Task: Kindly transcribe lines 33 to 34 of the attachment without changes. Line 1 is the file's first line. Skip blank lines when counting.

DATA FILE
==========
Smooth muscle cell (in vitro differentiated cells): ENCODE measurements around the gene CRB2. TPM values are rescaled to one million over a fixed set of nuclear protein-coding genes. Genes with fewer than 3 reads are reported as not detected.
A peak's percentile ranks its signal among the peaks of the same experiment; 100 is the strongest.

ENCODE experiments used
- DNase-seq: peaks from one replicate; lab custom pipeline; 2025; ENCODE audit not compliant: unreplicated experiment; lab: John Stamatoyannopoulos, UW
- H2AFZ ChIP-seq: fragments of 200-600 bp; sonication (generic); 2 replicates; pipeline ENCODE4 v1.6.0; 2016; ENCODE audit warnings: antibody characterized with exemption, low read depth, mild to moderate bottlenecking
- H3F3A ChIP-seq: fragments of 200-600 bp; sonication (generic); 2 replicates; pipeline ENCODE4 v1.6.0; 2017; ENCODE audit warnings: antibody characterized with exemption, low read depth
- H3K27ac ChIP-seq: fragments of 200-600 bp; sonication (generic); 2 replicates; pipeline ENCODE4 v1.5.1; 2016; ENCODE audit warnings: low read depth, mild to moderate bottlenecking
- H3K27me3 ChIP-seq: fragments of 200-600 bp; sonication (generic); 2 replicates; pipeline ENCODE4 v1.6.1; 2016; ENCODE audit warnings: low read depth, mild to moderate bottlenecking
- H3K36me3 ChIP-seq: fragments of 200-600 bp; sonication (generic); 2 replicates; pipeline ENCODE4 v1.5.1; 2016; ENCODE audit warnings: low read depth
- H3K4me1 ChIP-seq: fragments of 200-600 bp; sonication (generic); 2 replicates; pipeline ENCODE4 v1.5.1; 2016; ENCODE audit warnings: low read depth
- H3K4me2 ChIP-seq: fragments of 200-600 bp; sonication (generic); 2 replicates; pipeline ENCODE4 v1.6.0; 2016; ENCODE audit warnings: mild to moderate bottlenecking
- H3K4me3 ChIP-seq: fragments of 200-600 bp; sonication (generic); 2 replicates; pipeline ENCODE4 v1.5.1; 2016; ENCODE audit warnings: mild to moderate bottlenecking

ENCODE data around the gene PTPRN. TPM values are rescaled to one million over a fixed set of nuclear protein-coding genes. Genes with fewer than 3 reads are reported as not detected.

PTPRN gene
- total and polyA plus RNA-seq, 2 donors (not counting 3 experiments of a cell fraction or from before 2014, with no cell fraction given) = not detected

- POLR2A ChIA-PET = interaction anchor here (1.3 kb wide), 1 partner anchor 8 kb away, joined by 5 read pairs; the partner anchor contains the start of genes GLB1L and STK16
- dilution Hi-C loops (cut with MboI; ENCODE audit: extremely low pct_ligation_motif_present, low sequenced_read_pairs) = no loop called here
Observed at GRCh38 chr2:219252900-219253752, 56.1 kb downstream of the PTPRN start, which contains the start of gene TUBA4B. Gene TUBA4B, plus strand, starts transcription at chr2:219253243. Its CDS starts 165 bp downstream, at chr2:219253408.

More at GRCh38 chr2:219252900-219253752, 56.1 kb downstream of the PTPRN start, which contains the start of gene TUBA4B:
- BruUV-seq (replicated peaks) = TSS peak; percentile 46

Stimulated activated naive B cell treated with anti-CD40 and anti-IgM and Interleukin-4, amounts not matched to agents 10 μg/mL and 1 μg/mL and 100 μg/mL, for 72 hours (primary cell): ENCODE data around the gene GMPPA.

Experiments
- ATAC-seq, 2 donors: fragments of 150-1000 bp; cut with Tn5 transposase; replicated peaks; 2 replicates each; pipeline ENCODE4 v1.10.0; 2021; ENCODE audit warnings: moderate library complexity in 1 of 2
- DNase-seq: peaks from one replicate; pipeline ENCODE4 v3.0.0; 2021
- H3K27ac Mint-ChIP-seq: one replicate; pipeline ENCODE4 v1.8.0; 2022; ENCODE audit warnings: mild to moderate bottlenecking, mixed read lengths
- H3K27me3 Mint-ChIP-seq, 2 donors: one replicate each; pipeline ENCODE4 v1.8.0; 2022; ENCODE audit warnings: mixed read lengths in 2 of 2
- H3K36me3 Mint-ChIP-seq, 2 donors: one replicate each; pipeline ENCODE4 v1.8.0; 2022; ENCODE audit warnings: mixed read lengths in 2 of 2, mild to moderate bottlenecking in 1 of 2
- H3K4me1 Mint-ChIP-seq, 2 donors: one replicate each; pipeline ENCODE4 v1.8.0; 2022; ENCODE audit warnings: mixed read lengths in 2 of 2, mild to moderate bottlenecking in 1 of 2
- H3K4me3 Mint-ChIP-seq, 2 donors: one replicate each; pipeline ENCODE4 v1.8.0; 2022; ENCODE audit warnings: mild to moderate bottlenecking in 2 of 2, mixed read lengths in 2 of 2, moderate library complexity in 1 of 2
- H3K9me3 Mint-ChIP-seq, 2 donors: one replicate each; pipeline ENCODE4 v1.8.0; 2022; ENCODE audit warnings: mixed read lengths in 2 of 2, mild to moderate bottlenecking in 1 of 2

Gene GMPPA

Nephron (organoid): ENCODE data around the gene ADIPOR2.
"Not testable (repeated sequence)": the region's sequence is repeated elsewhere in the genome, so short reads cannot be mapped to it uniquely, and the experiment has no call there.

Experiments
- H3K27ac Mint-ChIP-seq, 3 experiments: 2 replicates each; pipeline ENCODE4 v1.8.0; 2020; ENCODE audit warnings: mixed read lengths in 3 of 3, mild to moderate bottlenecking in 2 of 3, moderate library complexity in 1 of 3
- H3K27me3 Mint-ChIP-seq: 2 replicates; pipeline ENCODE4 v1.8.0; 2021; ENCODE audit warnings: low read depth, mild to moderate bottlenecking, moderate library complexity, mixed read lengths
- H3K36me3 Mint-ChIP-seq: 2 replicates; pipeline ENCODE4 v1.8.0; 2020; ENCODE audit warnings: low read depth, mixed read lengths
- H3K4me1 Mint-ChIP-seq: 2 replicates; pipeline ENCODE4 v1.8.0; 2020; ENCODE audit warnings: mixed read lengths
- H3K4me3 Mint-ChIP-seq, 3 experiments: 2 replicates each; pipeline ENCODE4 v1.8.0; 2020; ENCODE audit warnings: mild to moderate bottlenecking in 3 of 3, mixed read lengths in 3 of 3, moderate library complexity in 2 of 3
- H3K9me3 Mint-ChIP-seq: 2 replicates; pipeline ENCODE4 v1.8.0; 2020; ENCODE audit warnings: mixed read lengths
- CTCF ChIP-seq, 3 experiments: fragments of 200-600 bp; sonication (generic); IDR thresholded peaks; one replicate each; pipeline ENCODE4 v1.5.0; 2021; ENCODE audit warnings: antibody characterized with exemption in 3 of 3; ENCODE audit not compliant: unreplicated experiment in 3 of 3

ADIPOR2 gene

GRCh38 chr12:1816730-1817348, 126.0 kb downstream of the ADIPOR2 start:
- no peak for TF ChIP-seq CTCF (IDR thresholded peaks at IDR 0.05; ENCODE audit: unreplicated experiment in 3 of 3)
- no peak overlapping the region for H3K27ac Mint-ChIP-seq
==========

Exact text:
"Not testable (repeated sequence)": the region's sequence is repeated elsewhere in the genome, so short reads cannot be mapped to it uniquely, and the experiment has no call there.

Experiments